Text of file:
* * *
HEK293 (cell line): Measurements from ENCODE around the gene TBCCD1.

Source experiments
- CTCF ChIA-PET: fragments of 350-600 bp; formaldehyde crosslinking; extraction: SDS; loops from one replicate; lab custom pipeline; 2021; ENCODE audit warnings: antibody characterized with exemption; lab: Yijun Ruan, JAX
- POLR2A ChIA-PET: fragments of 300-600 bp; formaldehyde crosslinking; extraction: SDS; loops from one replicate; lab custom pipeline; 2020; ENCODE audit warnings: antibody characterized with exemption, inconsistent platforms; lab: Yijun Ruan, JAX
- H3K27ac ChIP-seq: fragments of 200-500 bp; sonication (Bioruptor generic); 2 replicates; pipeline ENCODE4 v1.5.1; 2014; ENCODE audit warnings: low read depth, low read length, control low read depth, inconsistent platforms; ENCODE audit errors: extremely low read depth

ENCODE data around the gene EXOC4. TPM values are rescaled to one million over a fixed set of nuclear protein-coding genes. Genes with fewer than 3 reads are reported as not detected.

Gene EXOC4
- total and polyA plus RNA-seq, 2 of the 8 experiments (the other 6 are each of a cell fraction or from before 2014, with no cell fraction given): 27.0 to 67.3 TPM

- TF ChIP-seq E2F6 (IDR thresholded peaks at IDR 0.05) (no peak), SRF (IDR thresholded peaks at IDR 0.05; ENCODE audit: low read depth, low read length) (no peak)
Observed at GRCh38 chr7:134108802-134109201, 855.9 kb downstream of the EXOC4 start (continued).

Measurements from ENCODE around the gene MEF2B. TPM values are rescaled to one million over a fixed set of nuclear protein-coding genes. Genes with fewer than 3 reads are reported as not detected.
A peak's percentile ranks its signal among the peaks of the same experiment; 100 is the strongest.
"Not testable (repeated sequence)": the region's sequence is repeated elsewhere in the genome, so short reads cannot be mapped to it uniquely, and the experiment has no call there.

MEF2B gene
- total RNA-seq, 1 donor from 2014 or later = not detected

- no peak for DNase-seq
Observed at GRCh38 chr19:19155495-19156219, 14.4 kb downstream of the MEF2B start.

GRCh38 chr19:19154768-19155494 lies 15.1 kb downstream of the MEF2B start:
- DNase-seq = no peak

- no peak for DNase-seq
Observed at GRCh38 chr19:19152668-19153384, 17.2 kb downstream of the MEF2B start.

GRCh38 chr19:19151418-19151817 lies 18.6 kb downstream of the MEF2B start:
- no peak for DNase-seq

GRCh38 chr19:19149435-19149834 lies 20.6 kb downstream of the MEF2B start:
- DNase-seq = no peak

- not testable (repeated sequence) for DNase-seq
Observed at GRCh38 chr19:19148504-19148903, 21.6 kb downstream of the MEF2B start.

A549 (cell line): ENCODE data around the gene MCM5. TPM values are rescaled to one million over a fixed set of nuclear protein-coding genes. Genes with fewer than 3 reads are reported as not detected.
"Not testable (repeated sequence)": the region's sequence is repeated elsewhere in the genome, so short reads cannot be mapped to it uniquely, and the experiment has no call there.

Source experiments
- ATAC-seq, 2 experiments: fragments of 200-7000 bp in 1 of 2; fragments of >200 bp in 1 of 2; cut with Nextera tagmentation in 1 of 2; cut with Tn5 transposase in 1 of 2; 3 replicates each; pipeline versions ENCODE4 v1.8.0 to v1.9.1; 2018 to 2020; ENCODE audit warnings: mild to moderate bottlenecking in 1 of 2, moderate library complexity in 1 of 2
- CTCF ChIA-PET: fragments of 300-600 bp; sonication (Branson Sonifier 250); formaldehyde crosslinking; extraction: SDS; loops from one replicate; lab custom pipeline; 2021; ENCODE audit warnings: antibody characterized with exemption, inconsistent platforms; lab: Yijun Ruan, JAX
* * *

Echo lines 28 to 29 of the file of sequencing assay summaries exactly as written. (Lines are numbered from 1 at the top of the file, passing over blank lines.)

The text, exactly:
A549 (cell line): ENCODE data around the gene MCM5. TPM values are rescaled to one million over a fixed set of nuclear protein-coding genes. Genes with fewer than 3 reads are reported as not detected.
"Not testable (repeated sequence)": the region's sequence is repeated elsewhere in the genome, so short reads cannot be mapped to it uniquely, and the experiment has no call there.